Local hip hop getting attention
Alittle over 20 years since Bandung-based rapper Iwa K broke onto the music scene in Indonesia and brought hip hop to the masses, homegrown rappers are finally making a dent on the international music scene. In the past three months, a Jakarta-based young hip hop artist, known as Rich Chigga, has become an internet sensation and been christened a hip hop icon.
As if to prove his skeptics wrong, Rich managed to get an endorsement from one of the biggest names in hip-hop, Ghostface Killah, of the New York legendary hip hop collective Wu-Tang Clan. Ghostface, in fact, appeared on Rich’s new video for the official remix of viral sensation “Dat $tick,” which now has more than 20 million views.
Rich’s style has also won praise from big names in the game. Rapper Cam’ron said that that he is a great rapper.
“I see the comedic side of all this, but what he’s spitting is dope. His flow was tough,” Cam’ron said in his reaction video, which has now raked in close to 5 million views. Something is certainly going on if a reaction video to an original video got so many eyeballs.
Rich, whose real name is Brian Imanuel, is so phenomenal that magazine tracked him down and published a story based on the encounter titled, “Meet Brian Imanuel, Alias Rich Chigga, the 17-Year- Old Indonesian Rapper Who Hacked the World”. In the article,
Time praised Imanuel as having “preternatural grasp of the darkly ironic tenor of the humor of Twitter and Vine”. That ironic tenor certainly engulfs Rich’s original video in which he raps about killing pigs and driving a Maserati, wearing a polo shirt with a fanny pack strapped on his belly, swilling a bottle of rum and flanked by two friends wielding fake pistols.
Vice magazine attributed Rich’s success to “his ability in making an innovative and cutting parody of what culture has become to so many young people in America and across the globe”.
At the same time Rich Chigga was planning his internet domination from his bedroom, many of his fellow young hip hop acts had
prepared their own battle plan, as they mined the potential of social media and weaponized them, literally.
Rapper Young Lex rose to fame after releasing his single “Bad”, a generic hip-hop tune with his signature anemic rhyming, but featuring one of the country’s most talked-about Instagram celebrities, Awkarin, who delivers some lines on the tune. By putting Awkarin in the clip, Young Lex — real name Samuel Alexander Pieter — managed not only to draw the internet celebrity crowd but also scandalize regular music fans, who long questioned his hip hop credentials and suspected that he was only in it for the money.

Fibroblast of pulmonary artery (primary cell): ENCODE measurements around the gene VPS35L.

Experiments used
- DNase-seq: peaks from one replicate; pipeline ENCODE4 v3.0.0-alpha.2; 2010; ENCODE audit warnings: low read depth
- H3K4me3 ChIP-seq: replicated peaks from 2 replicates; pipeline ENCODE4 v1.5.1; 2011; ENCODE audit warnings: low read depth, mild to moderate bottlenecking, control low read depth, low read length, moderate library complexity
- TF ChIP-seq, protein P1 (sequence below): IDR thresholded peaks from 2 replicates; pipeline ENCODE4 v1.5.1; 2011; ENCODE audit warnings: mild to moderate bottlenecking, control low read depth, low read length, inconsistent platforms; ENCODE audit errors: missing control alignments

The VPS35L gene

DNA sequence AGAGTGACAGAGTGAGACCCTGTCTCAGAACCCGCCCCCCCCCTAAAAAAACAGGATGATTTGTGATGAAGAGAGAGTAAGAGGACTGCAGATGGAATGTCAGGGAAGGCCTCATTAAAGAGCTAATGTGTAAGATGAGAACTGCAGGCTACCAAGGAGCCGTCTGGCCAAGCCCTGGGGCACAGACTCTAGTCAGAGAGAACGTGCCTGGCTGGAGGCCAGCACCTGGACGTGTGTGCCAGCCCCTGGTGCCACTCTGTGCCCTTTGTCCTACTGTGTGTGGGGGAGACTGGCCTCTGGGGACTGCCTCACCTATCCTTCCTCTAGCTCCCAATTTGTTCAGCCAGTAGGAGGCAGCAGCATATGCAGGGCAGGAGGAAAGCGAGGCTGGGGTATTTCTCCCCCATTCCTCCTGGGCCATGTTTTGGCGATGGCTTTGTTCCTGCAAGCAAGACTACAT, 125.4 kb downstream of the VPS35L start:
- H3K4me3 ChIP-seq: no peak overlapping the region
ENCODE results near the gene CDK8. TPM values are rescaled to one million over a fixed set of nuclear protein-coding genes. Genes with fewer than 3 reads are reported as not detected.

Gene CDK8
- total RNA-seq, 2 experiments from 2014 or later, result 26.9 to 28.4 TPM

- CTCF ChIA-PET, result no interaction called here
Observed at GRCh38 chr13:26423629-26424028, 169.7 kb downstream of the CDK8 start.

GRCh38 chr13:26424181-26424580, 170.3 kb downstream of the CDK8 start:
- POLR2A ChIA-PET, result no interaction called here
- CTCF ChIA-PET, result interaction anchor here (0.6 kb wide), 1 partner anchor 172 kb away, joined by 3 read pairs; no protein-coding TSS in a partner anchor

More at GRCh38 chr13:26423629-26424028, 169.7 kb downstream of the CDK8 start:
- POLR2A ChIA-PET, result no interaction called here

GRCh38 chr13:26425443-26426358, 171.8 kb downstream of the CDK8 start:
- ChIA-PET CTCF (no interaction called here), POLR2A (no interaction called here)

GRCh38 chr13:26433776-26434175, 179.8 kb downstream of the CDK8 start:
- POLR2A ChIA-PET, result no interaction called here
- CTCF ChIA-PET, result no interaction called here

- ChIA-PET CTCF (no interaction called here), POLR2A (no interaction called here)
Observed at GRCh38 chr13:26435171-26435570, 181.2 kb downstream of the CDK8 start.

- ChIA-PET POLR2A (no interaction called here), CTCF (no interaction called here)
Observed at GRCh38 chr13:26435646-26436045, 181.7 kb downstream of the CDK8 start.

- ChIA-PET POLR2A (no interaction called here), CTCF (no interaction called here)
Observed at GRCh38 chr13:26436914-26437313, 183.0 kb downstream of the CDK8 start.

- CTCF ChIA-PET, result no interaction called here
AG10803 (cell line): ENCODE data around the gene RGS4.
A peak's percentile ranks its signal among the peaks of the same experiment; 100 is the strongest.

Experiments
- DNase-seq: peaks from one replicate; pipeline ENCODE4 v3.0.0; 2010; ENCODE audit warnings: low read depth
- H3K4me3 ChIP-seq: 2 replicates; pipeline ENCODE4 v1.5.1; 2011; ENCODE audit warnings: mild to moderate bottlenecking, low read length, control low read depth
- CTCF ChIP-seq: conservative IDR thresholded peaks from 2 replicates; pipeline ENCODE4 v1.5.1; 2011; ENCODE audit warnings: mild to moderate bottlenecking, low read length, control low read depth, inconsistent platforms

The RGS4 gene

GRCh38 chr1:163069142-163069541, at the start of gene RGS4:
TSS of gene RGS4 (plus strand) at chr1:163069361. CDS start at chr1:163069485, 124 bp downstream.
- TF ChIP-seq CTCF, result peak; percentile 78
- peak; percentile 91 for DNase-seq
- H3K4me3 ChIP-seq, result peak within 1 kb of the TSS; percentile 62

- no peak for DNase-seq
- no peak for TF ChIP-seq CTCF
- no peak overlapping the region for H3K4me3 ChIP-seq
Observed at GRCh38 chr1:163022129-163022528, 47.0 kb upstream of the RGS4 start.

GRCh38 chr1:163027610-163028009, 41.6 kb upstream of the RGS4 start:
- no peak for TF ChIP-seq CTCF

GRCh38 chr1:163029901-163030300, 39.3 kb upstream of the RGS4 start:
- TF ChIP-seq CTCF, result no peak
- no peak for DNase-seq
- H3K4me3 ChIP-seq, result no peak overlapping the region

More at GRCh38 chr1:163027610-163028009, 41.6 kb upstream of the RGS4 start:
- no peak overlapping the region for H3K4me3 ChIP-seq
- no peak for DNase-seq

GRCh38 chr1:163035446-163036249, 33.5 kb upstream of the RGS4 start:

“I want to build an empire like Jay-Z, I want to run a business like P. Diddy and want to have a strategy like Drake,” Young Lex said in a recent interview that shocked the country’s hip hop community.
TAKING THE RAP
Hip hopheads were shocked not because of his desire to be rich and famous, but by his statement that many considered an insult to the country’s hip hop pioneer, none other than Iwa K. For Young Lex, scandal is the name of the game.
“Sorry to say, Iwa K is considered a legend because he came first and not because of his skills,” Young Lex said, adding that he reserved his praise for another Bandung-based MC, Ucok Homicide, a towering figure in the local hip hop scene who is the de facto leader of the politically-conscious hip hop that has made the scene more interesting in the past decade. Following the disbandment of the legendary hip-hop collective Homicide, Ucok continues to keep alive the tradition of “oldschool” hip hop which leans toward American East Coast acts like Public Enemy, Run-D.M.C., Nas and A Tribe Called Quest.
In 2011, Ucok founded his record label Grimloc, whose tagline is “Bring the Noise Like It’s ‘88” as the home for hip hops acts who record politically- and socially-conscious songs, including Doyz, Eyefeelsix, and Domestik Doktrin. In 2014, Grimloc released
Perspektif (Perspective), a reissue of Doyz’ 2002 debut album, a work many consider to be the first socially-conscious rap record in the country.
“Doyz is a bridge between hardcore hip hop heads and fans of native tongue rap as well as mainstream rap,” Ucok said of the release.
If Ucok and his ilk are purists and radicals who wanted their music to change the world, other politically-minded hip hop practitioners on the scene are more preoccupied with more esoteric questions: does hip hop have a place on the local scene and if so, what can be done to indigenize the US-originated style of music. Yogyakarta-based MC Marzuki “Juki” Mohamad, also known as Kill The DJ, thinks that the latter path is a possibility. Marzuki has composed hip-hop music accentuated with gamelan and at times spits his rhymes in Javanese language. The effort paid off when he and his hip hop collective Jogja Hip Hop Foundation was invited by The New England Foundation and the US Department of State to do an East Coast-West Coast tour in 2012. Recently, he took a stab at mixing hip hop with dangdut traditional music by releasing a new album titled Kewer-Kewer, consisting of 10 songs which he cheekily refers as “post-dangdut electronica”. One song from the album made its way into the blockbuster film Ada Apa Dengan Cinta 2 (What’s Up with Cinta? 2) soundtracking a clubbing scene in the film. With so much diversity in the scene today, it’s easy to forget that local hip hop is barely two decades old.
Kill the DJ (right)
Young Lex Courtesy of Kapanlagi.com